State Election Coordinator Mark Goins says the voter hotline received hundreds of calls on election day, but that only two were related to photo IDs. There are skeptics, however, who believe that the state's 2011 law requiring a photo ID to vote discouraged some people from voting. Nashville attorney Doug Johnston, whose firm is challenging the law in Tennessee's Supreme Court, says even a few is too many. In Hamilton County, 13 voters had to cast provisional ballots because they lacked photo ID, according to the county election commission. The Times Free Press reports

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Burke Takes Step Toward Mayoral Race

State Sen. Andy Berke, D-Chattanooga, moved a step closer to running for mayor today, picking up official papers to qualify for the Chattanooga mayoral election, the Times Free Press reports. Berke had previously announced his intention to give up his senate seat and run for mayor. He’s since raised hundreds of thousands of dollars for the campaign.

Montana Voters: Citizens United Ruling Was Wrong

Montana residents used their votes to protest a U.S. Supreme Court decision that had overturned that state’s 1912 campaign finance law, the Wall Street Journal’s Law Blog reports. Voters in Montana gave 75 percent of their vote to support an initiative disputing the high court’s constitutional analysis and directing the state’s congressional delegation to propose a constitutional amendment overturning the court’s 2010 Citizens United campaign finance ruling.

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Tennessee Faces Deadline on Health Exchanges

State officials appear divided on whether to create a Tennessee health insurance exchange program or leave the job to the federal government. With a deadline for the decision approaching next week, Gov. Bill Haslam tells WPLN News that he’d rather the state run its own program, but GOP leaders in the legislature may have other ideas.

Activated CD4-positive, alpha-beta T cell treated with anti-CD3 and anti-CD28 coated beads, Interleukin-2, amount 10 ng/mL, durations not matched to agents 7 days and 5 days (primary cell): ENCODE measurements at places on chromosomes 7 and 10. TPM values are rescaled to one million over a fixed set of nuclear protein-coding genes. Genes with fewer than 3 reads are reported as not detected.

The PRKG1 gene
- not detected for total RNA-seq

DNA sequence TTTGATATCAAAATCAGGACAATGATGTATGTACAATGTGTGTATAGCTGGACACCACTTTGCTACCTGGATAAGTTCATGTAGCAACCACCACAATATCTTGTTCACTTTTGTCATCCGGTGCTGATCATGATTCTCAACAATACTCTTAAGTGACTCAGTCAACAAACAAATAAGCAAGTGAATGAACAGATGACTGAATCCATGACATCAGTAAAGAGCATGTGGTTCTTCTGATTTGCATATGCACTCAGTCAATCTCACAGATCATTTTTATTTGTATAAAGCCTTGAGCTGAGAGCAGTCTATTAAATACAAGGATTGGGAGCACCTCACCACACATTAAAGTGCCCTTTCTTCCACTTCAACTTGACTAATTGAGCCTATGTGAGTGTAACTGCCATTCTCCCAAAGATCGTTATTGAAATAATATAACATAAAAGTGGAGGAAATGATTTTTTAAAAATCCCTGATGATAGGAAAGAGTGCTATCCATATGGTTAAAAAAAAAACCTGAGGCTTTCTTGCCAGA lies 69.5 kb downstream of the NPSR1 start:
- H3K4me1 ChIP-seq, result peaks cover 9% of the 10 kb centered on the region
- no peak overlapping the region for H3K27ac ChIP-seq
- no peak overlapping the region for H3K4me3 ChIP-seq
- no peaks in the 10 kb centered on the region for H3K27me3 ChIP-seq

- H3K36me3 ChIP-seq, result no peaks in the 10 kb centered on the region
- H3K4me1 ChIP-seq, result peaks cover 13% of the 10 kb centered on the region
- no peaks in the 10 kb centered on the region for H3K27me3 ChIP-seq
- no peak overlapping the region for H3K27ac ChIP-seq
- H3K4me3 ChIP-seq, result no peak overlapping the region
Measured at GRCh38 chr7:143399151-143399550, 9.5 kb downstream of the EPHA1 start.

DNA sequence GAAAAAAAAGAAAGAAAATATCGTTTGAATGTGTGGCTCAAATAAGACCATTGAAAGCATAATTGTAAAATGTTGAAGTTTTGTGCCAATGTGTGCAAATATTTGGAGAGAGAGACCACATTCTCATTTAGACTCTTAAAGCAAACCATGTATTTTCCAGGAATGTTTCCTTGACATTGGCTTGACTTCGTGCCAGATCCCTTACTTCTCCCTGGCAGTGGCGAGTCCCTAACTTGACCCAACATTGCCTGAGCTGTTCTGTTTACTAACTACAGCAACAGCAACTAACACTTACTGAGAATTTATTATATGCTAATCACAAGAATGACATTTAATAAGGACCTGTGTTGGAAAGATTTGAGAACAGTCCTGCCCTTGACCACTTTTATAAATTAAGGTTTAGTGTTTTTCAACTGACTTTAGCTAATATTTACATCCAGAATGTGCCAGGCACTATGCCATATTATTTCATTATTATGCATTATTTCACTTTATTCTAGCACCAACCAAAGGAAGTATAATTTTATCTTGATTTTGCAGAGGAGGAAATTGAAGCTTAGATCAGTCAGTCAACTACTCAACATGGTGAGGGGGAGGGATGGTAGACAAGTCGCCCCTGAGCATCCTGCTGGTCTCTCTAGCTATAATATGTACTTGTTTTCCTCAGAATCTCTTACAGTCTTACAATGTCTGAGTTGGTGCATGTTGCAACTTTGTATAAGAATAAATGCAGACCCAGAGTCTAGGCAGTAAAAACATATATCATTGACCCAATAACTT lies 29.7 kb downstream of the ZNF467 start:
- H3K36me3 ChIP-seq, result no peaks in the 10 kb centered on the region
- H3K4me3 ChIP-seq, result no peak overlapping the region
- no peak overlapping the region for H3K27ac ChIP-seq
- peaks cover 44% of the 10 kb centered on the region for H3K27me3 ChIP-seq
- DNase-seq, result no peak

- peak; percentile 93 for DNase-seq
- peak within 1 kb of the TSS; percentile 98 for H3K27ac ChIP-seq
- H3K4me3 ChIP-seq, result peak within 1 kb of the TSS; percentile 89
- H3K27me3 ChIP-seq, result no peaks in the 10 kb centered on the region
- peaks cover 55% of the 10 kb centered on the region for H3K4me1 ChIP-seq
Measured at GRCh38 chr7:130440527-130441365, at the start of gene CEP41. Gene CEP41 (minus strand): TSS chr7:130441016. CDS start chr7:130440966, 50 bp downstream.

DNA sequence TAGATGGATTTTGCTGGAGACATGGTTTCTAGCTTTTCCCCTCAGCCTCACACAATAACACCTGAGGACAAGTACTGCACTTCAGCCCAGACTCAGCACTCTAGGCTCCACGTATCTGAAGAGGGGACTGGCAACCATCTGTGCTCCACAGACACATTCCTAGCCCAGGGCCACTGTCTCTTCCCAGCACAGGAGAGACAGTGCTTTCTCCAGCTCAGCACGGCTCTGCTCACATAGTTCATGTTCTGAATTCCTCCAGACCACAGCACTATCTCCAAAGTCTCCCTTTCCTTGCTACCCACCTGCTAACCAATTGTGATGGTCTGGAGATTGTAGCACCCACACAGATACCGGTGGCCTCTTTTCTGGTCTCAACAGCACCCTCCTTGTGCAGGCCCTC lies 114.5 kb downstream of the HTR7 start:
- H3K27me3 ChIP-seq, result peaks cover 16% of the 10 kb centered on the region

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Election Puts Fewer Lawyers In Senate, More In House

When the Tennessee General Assembly convenes in January, the State Senate will have eight lawyers, five fewer than the last session. The only lawyer winning in a seriously contested general election race was John Stevens (R - Huntingdon) who will take over the District 24 seat vacated by lawyer Roy Herron (D - Dresden). The 33-member body numbered 13 lawyers among its membership when the session opened in 2010. Following the early-session resignation of Jamie Woodson (R - Knoxville) and the retirement of Andy Berke (D - Chattanooga), Mike Faulk (R - Church Hill) and Joe Haynes (D - Goodlettsville), only two incumbent lawyers faced election during this cycle. Jim Kyle (D - Memphis) was unopposed in the general election, and Tim Barnes (D - Clarksville) was defeated by physician Mark Green (R - Clarksville). Nashville lawyer Phillip North made a bid for Haynes' substantially-redrawn seat, but was defeated by physician Steve Dickerson (R - Nashville).

In the State House, wins by Andrew Farmer (R - Sevierville) , Mike Carter (R - Chattanooga), William Lamberth (R - Portland) and Jeremy Durham (R - Franklin) mean that the House will have a net gain of three lawyers. Along with Vance Dennis, lawyers in the Republican Caucus will increase from two to five. Three Democrats, Craig Fitzhugh (D - Ripley), Mike Stewart (D - Nashville) and John Mark Windle (D - Livingston), round out the eight lawyers who will service in the House this session. Get full election results from the Tennessee Secretary of State.

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Voters Affirm Merit Selection in High-Dollar Contests

Voters across the country rejected changes to judicial merit selection plans and gave their support to sitting justices who faced expensive ouster attempts. Ballot measures in Florida, New Hampshire, Missouri and Arizona that would have changed judicial selection procedures all went down in defeat, the Wall Street Journal reports in its Law Blog. And in Florida and Iowa, where well financed campaigns were launched to defeat sitting justices in retention elections, all survived, the Pew Center reports on its Stateline website.  In both states, lawyers and legal groups were actively involved in the campaigns.

Two other states had closely watched judicial elections. In Michigan, the GOP held on to control of the state’s Supreme Court, with Republican candidates holding on to two contested seats in partisan elections, Michigan Live reports. And in Alabama, the state’s former chief justice – Roy Moore – was returned to office, Alabama.com reports. He had been ousted from the position in 2003 after refusing to remove a monument of the 10 commandments from the state judicial building in Montgomery. You can find additional judicial election results from the National Center for State Courts.

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Judge Releases Most of DesJarlais Divorce Records

Hamilton County Circuit Court Judge Jacqueline Bolton has ruled that most of the records from U.S. Rep. Scott DesJarlais’ messy divorce could be made public, The Tennessean reports, but the release of a potentially embarrassing transcript will be delayed until Election Day or later. DesJarlais has been fighting allegations that he slept with at least two patients before his 2001 divorce was finalized.